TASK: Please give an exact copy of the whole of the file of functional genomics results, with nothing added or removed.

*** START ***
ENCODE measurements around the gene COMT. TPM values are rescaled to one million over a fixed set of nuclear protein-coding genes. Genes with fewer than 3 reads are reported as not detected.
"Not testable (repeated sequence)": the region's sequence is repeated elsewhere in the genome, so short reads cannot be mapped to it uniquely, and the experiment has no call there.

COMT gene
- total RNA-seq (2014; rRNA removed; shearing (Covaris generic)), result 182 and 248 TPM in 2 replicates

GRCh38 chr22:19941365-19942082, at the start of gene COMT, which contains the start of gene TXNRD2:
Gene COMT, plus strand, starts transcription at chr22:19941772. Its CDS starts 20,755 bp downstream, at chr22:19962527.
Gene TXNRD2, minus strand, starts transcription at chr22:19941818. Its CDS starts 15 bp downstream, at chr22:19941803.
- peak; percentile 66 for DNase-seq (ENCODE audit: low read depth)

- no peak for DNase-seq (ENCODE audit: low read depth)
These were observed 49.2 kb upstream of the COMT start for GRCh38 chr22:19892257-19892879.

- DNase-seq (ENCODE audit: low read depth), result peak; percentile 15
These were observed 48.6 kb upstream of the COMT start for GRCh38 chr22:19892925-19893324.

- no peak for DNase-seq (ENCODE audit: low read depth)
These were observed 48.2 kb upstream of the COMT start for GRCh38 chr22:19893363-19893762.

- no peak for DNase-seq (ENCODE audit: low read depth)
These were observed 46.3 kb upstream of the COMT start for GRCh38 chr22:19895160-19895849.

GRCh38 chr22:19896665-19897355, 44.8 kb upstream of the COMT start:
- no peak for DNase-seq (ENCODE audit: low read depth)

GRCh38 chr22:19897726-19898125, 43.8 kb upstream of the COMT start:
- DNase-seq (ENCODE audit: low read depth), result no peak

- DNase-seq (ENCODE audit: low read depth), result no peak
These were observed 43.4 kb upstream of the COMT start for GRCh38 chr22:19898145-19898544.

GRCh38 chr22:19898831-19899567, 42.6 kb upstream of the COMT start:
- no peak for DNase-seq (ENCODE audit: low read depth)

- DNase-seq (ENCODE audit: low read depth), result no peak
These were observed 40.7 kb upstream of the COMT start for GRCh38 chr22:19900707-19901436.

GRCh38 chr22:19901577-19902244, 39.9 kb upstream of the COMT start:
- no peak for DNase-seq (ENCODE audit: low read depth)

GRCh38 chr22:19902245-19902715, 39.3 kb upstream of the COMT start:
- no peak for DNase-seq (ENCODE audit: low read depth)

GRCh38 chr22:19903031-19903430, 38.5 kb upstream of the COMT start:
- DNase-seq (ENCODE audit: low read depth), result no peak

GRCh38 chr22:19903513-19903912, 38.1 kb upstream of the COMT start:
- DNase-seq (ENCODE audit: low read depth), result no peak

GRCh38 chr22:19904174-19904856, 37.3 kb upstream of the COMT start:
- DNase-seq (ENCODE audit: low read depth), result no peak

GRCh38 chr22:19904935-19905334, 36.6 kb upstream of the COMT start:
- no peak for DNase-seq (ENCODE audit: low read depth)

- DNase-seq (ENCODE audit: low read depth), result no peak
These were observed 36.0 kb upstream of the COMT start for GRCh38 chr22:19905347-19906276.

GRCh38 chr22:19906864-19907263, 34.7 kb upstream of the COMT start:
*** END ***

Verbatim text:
ENCODE measurements around the gene COMT. TPM values are rescaled to one million over a fixed set of nuclear protein-coding genes. Genes with fewer than 3 reads are reported as not detected.
"Not testable (repeated sequence)": the region's sequence is repeated elsewhere in the genome, so short reads cannot be mapped to it uniquely, and the experiment has no call there.

COMT gene
- total RNA-seq (2014; rRNA removed; shearing (Covaris generic)), result 182 and 248 TPM in 2 replicates

GRCh38 chr22:19941365-19942082, at the start of gene COMT, which contains the start of gene TXNRD2:
Gene COMT, plus strand, starts transcription at chr22:19941772. Its CDS starts 20,755 bp downstream, at chr22:19962527.
Gene TXNRD2, minus strand, starts transcription at chr22:19941818. Its CDS starts 15 bp downstream, at chr22:19941803.
- peak; percentile 66 for DNase-seq (ENCODE audit: low read depth)

- no peak for DNase-seq (ENCODE audit: low read depth)
These were observed 49.2 kb upstream of the COMT start for GRCh38 chr22:19892257-19892879.

- DNase-seq (ENCODE audit: low read depth), result peak; percentile 15
These were observed 48.6 kb upstream of the COMT start for GRCh38 chr22:19892925-19893324.

- no peak for DNase-seq (ENCODE audit: low read depth)
These were observed 48.2 kb upstream of the COMT start for GRCh38 chr22:19893363-19893762.

- no peak for DNase-seq (ENCODE audit: low read depth)
These were observed 46.3 kb upstream of the COMT start for GRCh38 chr22:19895160-19895849.

GRCh38 chr22:19896665-19897355, 44.8 kb upstream of the COMT start:
- no peak for DNase-seq (ENCODE audit: low read depth)

GRCh38 chr22:19897726-19898125, 43.8 kb upstream of the COMT start:
- DNase-seq (ENCODE audit: low read depth), result no peak

- DNase-seq (ENCODE audit: low read depth), result no peak
These were observed 43.4 kb upstream of the COMT start for GRCh38 chr22:19898145-19898544.

GRCh38 chr22:19898831-19899567, 42.6 kb upstream of the COMT start:
- no peak for DNase-seq (ENCODE audit: low read depth)

- DNase-seq (ENCODE audit: low read depth), result no peak
These were observed 40.7 kb upstream of the COMT start for GRCh38 chr22:19900707-19901436.

GRCh38 chr22:19901577-19902244, 39.9 kb upstream of the COMT start:
- no peak for DNase-seq (ENCODE audit: low read depth)

GRCh38 chr22:19902245-19902715, 39.3 kb upstream of the COMT start:
- no peak for DNase-seq (ENCODE audit: low read depth)

GRCh38 chr22:19903031-19903430, 38.5 kb upstream of the COMT start:
- DNase-seq (ENCODE audit: low read depth), result no peak

GRCh38 chr22:19903513-19903912, 38.1 kb upstream of the COMT start:
- DNase-seq (ENCODE audit: low read depth), result no peak

GRCh38 chr22:19904174-19904856, 37.3 kb upstream of the COMT start:
- DNase-seq (ENCODE audit: low read depth), result no peak

GRCh38 chr22:19904935-19905334, 36.6 kb upstream of the COMT start:
- no peak for DNase-seq (ENCODE audit: low read depth)

- DNase-seq (ENCODE audit: low read depth), result no peak
These were observed 36.0 kb upstream of the COMT start for GRCh38 chr22:19905347-19906276.

GRCh38 chr22:19906864-19907263, 34.7 kb upstream of the COMT start: